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Caroline Winterer

Fee Range1: $ 4000 - $6000

American Historian, Revolutionary War Expert


Founding FathersGovernment & PoliticsHistoryPoliticsRevolutionary WarThe PresidencyWhite House




Caroline Winterer

American Historian, Revolutionary War Expert

Caroline Winterer is an American historian at Stanford, where she holds the William Robertson Coe Professorship. She’s committed to opening up history to the general public by showing how the past is exciting, relevant—and unstuffy. She received a Genius award from the Smithsonian Institution for mapping Ben Franklin’s social network and has appeared in television documentaries on PBS and elsewhere. The most recent of her five books is American Enlightenments: Pursuing Happiness in the Age of Reason (2016).  She writes for the general public in venues like the New York Times, the Washington Post, and the Los Angeles Review of Books. An award-winning teacher, she is an elected member of the Society of American Historians (for distinguished contributions to the writing of history) and the American Antiquarian Society and is a Distinguished Lecturer of the Organization of American Historians.


The Remarkable Genius of Benjamin Franklin

With his crazy hair and tiny spectacles, Ben Franklin was the genius of his era and more famous than the moon (or so he said): but what can he tell us about genius today? This lecture takes us on an illustrated tour of some of Ben Franklin’s most ingenious inventions and path-breaking ideas, from electricity to bifocals to the glass harmonica—to himself. We’ll see how Franklin was very much a man of his own time, but also how he can help us think about our own possibilities for genius today.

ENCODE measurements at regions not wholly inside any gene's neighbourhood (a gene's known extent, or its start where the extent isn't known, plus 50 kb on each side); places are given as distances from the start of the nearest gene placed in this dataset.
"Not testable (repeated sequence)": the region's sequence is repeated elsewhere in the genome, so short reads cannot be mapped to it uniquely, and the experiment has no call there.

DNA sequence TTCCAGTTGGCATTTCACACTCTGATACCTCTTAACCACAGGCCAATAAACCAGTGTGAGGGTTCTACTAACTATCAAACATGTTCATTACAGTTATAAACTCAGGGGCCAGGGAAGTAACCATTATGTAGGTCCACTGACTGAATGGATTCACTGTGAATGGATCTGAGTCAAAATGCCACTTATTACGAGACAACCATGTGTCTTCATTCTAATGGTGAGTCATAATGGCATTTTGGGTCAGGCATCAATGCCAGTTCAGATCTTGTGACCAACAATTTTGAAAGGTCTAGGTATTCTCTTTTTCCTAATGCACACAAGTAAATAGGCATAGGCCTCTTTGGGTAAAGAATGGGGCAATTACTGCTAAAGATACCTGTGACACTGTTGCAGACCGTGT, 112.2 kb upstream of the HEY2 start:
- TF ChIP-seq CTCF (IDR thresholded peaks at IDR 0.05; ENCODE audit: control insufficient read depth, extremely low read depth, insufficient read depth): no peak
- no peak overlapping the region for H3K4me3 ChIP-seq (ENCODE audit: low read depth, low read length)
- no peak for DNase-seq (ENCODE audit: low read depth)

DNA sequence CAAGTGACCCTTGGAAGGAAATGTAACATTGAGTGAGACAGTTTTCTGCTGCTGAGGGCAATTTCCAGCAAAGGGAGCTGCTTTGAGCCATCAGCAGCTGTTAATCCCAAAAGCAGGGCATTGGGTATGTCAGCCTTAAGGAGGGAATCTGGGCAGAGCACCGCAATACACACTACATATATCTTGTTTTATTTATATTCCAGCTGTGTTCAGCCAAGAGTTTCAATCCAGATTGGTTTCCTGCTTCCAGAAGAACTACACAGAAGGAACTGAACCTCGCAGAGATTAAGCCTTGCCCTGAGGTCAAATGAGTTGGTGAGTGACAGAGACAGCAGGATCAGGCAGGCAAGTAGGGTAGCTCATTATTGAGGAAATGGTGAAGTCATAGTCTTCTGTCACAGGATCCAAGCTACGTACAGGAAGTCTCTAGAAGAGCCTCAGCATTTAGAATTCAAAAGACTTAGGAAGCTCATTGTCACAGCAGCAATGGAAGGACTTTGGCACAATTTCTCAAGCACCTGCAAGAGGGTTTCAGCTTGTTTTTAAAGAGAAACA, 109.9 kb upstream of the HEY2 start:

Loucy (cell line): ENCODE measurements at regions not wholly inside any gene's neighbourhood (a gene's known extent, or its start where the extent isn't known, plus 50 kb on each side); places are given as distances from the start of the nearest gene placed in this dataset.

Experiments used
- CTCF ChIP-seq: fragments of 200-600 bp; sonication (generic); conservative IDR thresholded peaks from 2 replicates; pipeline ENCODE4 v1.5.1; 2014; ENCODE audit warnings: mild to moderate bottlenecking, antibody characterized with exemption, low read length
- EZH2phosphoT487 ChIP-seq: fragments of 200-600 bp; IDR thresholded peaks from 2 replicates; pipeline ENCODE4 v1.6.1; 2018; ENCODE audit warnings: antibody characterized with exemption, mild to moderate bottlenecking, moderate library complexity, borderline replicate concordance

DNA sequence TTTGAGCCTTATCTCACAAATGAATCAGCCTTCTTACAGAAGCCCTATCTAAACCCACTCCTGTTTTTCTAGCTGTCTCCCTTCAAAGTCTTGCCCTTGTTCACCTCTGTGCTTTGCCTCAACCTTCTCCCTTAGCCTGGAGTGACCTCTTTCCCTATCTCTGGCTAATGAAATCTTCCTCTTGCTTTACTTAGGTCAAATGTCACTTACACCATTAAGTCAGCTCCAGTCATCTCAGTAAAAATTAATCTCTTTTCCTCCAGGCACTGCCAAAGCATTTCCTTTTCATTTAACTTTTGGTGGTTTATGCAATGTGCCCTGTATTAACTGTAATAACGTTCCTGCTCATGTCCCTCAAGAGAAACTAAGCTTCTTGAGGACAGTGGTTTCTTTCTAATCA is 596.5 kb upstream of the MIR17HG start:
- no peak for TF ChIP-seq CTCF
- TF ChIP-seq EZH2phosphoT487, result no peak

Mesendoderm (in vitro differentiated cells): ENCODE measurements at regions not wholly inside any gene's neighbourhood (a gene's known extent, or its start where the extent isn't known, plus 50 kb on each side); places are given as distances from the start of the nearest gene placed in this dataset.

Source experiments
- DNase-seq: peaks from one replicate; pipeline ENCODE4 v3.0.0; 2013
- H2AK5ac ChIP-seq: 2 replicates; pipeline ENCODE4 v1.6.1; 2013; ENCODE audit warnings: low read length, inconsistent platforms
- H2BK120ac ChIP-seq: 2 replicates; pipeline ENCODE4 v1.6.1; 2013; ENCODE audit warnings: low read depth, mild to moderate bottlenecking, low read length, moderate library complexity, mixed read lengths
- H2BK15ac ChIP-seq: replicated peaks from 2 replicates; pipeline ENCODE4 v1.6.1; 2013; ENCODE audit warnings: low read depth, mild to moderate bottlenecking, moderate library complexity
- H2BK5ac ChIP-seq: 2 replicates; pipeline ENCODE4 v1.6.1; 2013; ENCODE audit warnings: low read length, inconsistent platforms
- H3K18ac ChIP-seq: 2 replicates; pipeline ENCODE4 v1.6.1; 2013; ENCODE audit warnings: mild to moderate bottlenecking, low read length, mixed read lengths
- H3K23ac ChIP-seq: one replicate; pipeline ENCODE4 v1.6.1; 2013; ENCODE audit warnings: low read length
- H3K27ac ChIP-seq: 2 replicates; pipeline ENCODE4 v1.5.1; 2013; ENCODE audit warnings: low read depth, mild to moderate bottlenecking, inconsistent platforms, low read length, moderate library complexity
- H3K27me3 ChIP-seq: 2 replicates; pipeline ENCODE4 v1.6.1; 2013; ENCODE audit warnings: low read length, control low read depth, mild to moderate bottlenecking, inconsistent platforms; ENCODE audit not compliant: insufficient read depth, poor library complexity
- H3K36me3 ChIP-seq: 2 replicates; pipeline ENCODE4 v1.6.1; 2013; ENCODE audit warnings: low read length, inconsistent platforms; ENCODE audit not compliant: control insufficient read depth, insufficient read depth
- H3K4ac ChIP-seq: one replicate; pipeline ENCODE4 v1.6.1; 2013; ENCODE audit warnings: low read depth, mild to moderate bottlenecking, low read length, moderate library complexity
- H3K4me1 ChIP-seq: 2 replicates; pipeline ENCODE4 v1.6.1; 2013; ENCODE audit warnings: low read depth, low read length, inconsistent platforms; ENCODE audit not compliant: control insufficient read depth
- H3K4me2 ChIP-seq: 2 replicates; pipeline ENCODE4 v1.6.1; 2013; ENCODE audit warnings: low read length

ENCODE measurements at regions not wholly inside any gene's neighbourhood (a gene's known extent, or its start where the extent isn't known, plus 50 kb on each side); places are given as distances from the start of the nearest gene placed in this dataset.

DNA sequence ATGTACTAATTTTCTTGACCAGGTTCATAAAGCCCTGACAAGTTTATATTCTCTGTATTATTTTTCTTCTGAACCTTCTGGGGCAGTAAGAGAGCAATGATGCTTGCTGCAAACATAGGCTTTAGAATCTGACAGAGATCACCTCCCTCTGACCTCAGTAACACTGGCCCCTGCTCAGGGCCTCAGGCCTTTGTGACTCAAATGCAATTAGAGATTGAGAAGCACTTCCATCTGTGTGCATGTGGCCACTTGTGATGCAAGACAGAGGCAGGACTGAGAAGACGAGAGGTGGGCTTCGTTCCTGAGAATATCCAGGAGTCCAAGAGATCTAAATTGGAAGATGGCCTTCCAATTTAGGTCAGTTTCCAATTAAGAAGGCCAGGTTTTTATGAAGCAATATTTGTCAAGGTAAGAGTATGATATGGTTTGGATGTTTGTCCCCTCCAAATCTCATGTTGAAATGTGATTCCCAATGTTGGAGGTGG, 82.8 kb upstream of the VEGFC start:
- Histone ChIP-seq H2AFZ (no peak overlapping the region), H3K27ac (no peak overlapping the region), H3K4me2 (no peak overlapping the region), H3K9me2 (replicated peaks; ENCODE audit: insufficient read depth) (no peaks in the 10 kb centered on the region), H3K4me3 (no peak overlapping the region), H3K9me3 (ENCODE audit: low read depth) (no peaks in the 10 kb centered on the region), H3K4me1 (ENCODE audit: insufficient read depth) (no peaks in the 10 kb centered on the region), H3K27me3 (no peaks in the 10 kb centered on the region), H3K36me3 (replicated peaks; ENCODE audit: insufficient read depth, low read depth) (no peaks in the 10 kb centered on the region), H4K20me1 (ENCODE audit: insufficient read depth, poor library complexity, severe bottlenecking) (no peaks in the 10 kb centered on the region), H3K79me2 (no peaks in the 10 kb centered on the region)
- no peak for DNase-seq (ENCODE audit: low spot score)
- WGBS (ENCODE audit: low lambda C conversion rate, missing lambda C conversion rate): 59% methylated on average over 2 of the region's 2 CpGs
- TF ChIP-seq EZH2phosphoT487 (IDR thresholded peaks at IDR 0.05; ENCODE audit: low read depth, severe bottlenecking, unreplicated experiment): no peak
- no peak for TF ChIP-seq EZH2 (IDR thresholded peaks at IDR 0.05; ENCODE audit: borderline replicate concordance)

Are We Rome? What an Ancient Empire Can Tell Us about America Today

The rise and fall of ancient Rome is one of the greatest stories in the history of the world. From a group of settlements huddled along the Tiber in Italy, Rome rose to conquer much of the Mediterranean world and Europe. At the height of the Roman Empire, one in every five people in the world lived within its territory. For Americans, Rome’s unlikely ascent, spectacular ambitions, and gruesome decline have provided endless fuel for our national self-examination. Is the United States an empire? Are empires good or bad? What makes great civilizations decline and fall—and how can America avoid that fate? This talk will explore the great American question—”Are We Rome?”—and show why this ancient empire continues to fascinate our very modern nation.

What Historians Still Don’t Know about History

Don’t know much about history? Join the club. The big secret is that professional historians also find a lot about history to be pretty mysterious—even when we have a lot of evidence. No, there won’t be Martians and crop circles and conspiracy theories in this lecture. Instead, we’ll take an illustrated tour through some fascinating, real-life examples of events like the Salem Witch Trials and people like Cleopatra that remain stubbornly mysterious to even the best historians. 

When Weather Changed the Course of History

Weather and climate have been shaping human history for thousands of years. Blizzards, hurricanes, droughts, dust storms, and floods: all of them have been turning points. Weather disasters seem so much bigger than we are, but they’re accurate barometers for telling us about what we value as human beings. This illustrated lecture looks at major turning points from the dinosaur asteroid, to Napoleon’s invasion of Russia, to the Dust Bowl, to Hurricane Katrina. How have weather disasters shaped human history, and what can this tell us about how we think about climate change today?

America’s History through Furniture and Fashion

Explore American history through furniture and fashion. Beginning with the Mayflower and going through the early 20th century, we’ll look at sofas, wallpaper, ruffs, corsets, shoes, and everything in between. See how American history was shaped in unexpected ways by how to sit and what to wear.



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